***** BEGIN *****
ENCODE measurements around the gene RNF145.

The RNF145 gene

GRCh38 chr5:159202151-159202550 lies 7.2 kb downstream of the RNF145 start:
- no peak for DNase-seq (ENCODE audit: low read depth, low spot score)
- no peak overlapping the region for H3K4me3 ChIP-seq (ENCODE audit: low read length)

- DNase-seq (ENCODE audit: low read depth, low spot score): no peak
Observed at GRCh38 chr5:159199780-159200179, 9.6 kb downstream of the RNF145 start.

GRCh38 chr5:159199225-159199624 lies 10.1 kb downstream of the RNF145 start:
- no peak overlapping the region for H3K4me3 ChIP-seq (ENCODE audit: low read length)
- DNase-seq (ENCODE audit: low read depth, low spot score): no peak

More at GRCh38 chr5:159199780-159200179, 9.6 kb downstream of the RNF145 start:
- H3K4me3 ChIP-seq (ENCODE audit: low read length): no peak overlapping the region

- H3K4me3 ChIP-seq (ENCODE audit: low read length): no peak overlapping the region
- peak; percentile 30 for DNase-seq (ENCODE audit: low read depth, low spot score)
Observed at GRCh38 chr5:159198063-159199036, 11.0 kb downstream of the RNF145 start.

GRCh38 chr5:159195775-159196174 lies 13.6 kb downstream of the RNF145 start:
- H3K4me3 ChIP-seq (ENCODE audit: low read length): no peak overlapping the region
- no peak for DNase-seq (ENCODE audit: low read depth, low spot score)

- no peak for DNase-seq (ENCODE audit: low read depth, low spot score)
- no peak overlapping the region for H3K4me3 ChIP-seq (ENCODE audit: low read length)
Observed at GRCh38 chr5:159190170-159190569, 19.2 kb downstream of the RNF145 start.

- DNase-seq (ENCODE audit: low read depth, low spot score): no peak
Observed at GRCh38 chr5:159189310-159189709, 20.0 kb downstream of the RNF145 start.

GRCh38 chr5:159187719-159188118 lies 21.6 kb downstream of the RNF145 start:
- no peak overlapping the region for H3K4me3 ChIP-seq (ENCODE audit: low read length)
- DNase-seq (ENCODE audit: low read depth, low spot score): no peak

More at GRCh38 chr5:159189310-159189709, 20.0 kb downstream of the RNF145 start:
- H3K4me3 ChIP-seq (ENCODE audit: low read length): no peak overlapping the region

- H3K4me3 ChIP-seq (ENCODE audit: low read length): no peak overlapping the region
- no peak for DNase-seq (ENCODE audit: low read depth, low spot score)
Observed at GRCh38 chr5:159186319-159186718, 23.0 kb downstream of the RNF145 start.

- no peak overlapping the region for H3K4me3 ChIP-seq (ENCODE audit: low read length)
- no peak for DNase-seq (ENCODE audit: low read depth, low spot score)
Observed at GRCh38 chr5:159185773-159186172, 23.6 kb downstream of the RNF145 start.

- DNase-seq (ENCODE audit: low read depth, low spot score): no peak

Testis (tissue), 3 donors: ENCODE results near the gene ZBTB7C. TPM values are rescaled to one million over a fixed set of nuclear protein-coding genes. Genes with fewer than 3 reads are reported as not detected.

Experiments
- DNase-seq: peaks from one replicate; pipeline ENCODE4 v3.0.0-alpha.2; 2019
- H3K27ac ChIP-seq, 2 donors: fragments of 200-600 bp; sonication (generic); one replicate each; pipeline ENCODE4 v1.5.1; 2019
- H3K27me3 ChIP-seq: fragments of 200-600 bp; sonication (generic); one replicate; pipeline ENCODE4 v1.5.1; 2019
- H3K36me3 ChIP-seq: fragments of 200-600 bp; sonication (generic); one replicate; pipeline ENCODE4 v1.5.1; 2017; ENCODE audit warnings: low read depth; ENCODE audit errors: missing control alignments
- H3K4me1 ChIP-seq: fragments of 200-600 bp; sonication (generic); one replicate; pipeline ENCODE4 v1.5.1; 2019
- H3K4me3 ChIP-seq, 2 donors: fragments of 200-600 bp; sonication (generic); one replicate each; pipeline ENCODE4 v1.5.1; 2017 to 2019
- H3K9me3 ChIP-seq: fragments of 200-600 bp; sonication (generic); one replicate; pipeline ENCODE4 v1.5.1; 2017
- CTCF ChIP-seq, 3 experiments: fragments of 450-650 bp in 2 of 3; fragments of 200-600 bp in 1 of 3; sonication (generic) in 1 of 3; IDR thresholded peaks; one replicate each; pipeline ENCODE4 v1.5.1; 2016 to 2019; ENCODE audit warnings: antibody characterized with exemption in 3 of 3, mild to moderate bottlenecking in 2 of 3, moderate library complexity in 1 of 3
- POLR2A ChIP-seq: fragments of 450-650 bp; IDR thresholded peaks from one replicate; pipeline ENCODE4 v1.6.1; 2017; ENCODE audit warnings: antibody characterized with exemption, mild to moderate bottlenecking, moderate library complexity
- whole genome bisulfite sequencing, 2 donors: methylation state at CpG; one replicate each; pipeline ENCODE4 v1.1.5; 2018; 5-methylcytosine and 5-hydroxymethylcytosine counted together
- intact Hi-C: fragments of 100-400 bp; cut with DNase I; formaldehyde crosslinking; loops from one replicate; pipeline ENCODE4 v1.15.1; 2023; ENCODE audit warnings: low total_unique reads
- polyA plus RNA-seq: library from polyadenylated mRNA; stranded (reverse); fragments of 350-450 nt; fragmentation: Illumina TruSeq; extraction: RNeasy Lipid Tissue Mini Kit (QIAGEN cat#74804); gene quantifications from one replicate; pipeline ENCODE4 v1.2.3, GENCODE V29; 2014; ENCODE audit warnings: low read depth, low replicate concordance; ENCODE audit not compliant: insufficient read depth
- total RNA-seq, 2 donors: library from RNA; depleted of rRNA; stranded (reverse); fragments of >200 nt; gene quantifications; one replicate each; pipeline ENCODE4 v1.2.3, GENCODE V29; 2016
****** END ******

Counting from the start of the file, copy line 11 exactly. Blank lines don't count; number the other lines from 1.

More at GRCh38 chr5:159199780-159200179, 9.6 kb downstream of the RNF145 start: